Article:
David is the great nephew of Sir Steven Runciman, author of “a History of the Crusades” the definitive account of the first (unsuccessful) attempt to persuade those desert chappies to keep it in the ground…
(Where was I?)
The second entry is: https://www.theguardian.com/environment/climate-change-scepticism
which is of course the world’s most activist site devoted to suppressing climate scepticism. They have 1,774 articles on the subject. It’s as if you googled “Judaism” and were led to an anti-semitic site with 1,774 articles thereon. They would certainly be relevant. But the most relevant?
The third entry is https://en.wikipedia.org/wiki/Climate_change_denial
Climate change denial, or global warming denial, is part of the global warming controversy. It involves denial, dismissal, or unwarranted doubt that contradicts the scientific opinion on climate change, including the extent to which it is caused by humans, its impacts on nature and human society, or the potential of adaptation to global warming by human actions.[Some deniers endorse the term, while others prefer the term climate change skepticism. Several scientists have noted that “skepticism” is an inaccurate description for those who deny anthropogenic global warming…
It’s normal that Wikipaedia should figure high in Google’s search results. But why should a search for “climate scepticism” lead me to the Wiki article on “Climate change denial,” unless there’s something in their algorithm which equates scepticism with denial?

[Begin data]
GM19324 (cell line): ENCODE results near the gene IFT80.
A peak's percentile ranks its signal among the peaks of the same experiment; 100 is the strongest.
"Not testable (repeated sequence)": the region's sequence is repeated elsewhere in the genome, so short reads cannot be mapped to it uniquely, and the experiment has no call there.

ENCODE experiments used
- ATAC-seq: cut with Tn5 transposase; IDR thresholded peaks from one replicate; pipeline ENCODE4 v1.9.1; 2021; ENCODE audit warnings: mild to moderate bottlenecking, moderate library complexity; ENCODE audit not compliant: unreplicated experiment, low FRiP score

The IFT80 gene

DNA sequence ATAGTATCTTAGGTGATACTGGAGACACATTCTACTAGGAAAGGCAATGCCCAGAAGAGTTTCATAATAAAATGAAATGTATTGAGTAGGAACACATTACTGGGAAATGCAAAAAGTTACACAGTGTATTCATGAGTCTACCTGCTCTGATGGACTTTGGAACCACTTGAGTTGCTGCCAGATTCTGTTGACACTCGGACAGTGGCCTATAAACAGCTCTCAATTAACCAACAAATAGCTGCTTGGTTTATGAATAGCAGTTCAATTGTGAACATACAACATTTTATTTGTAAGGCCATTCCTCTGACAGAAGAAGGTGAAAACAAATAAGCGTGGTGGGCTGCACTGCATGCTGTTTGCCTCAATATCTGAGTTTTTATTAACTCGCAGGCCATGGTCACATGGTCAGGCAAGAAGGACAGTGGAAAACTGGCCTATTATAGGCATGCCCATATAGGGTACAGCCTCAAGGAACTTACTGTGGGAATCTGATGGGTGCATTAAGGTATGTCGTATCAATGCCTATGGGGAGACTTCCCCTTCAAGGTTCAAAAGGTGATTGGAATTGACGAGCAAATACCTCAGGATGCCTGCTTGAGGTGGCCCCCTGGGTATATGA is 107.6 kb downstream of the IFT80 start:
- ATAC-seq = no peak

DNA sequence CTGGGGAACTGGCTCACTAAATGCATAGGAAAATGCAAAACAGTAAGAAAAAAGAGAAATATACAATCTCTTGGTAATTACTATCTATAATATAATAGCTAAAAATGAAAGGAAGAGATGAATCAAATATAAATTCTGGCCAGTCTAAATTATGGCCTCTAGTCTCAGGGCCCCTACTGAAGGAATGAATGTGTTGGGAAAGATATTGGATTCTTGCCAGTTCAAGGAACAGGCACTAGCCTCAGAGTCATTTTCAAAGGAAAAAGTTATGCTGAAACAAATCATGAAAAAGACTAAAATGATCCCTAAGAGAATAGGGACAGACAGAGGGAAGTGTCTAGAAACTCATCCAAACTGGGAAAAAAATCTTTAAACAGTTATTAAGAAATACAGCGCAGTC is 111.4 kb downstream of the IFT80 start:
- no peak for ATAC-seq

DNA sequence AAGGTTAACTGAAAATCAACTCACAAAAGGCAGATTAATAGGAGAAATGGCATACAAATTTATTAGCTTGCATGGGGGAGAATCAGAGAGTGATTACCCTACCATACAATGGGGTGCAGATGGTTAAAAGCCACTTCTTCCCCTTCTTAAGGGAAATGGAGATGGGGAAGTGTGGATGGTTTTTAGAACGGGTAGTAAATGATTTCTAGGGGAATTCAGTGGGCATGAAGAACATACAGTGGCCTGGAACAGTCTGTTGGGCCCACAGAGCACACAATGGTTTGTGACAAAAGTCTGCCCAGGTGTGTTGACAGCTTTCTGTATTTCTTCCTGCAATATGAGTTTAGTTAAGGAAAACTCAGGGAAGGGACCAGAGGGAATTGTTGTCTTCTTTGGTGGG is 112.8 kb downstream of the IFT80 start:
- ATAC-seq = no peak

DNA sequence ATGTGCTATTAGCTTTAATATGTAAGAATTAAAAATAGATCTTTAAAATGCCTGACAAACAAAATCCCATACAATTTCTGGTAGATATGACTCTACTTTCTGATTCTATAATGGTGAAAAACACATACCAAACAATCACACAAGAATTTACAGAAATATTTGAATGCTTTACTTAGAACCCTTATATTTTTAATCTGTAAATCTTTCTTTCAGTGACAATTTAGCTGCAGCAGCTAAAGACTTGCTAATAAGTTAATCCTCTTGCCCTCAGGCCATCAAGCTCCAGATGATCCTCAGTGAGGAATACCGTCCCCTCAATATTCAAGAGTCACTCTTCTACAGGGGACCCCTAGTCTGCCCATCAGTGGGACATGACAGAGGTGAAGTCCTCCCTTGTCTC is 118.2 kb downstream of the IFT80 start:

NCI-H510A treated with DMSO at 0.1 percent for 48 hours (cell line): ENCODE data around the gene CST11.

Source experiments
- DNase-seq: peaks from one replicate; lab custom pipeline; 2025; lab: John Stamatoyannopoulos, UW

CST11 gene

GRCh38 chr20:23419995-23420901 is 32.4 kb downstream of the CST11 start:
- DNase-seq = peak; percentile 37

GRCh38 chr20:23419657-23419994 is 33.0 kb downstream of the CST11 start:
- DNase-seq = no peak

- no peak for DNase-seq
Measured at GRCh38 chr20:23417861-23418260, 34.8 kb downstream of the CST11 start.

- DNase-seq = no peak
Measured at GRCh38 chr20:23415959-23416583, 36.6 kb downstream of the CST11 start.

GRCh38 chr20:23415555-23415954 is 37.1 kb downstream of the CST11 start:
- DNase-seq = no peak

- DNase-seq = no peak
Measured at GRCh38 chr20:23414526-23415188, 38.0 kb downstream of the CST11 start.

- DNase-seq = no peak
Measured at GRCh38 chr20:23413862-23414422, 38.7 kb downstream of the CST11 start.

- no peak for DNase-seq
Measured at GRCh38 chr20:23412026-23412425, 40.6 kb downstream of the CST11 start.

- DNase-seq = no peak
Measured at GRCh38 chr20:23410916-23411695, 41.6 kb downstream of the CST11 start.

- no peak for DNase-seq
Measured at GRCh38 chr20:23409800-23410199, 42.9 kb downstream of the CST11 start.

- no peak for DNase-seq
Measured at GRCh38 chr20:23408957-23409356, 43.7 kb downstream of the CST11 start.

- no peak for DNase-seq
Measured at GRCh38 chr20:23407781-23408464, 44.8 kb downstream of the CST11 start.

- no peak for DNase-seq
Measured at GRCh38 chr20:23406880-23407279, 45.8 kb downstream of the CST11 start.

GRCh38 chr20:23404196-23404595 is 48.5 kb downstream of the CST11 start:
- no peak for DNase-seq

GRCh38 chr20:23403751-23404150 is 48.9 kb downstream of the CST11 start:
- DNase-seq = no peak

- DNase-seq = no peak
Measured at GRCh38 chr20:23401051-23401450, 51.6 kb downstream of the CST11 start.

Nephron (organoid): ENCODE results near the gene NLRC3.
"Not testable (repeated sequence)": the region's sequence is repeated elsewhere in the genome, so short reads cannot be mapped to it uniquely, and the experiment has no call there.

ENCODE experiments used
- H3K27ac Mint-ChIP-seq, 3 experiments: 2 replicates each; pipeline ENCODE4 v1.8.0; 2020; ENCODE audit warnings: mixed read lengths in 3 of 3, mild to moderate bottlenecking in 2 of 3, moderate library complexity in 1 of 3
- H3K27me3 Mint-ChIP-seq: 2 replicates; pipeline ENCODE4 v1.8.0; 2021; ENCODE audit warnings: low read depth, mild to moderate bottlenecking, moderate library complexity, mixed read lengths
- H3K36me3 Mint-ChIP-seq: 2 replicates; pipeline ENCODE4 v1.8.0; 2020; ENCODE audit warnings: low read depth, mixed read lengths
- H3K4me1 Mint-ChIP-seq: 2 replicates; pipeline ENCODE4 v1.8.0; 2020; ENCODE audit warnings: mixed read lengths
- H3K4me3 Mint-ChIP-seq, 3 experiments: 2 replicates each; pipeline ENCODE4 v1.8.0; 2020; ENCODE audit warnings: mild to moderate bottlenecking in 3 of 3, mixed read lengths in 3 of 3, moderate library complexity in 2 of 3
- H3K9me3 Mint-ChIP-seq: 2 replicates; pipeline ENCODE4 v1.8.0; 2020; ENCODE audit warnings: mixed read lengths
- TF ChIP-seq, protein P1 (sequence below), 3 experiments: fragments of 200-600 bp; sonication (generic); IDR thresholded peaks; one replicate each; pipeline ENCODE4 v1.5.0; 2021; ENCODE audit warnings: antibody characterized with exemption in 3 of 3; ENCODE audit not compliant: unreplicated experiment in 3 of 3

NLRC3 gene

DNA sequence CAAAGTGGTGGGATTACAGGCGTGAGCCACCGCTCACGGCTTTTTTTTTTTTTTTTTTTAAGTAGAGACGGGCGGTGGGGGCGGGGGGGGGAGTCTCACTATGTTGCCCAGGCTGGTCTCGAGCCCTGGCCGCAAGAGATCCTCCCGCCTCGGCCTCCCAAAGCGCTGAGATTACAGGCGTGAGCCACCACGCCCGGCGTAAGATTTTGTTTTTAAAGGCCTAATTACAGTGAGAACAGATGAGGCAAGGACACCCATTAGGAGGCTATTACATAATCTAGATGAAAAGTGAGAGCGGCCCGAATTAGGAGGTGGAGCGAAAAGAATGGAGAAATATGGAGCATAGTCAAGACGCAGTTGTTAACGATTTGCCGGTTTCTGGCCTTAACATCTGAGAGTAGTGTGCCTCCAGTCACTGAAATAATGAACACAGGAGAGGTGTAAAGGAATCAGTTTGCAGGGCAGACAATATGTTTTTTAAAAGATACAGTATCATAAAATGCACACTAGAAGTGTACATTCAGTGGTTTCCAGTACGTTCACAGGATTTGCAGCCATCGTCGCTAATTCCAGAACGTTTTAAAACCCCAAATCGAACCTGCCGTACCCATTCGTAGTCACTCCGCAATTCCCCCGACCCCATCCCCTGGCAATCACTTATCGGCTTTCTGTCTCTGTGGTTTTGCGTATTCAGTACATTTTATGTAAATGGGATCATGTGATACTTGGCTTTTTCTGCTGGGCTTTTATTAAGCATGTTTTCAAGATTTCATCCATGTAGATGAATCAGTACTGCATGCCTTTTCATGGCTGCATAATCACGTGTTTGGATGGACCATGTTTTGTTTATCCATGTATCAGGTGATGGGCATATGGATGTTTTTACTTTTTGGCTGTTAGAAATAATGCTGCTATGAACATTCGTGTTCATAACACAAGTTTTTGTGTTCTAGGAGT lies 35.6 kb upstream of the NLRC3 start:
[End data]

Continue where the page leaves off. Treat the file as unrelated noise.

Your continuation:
Results four and five are:
Climate change scepticism is when people are not yet convinced by the current evidence that emissions of man-made CO2 notably enhance the natural …
Examines the science and arguments of global warming skepticism. Common objections like ‘global warming is caused by the sun’, ‘temperature has changed…
and so on. Of the 35 sites on “climate scepticism” you’ll hit on Google before you find the one entitled “climate scepticism” 33 are devoted to countering climate scepticism.
Try to imagine a moment if you googled “Mozart” and found thirty three sites denigrating Mozart before you found one that appreciated his music. I’m willing to believe that 97% of the population don’t like Mozart, and even that the remaining 3% are in the pay of the musico-industrial complex, but – hey Google, couldn’t you cut us some slack and let us live a little? It’s only an opinion, after all.
[In the course of writing this, I googled “banned by Facebook.” The first site offered was Wikipaedia’s entry for “Censorship of Facebook” (“Several countries have interfered with or banned access to the social networking website Facebook…”)
I want to know who Facebook has banned, and Google tell me who has banned Facebook. Interesting, but not what I asked.
Oh for Latin with its inflections, its distinction between the ablative and the accusative… St Thomas Aquinas wouldn’t have stood for it, nor would Francis Bacon. Why should we?]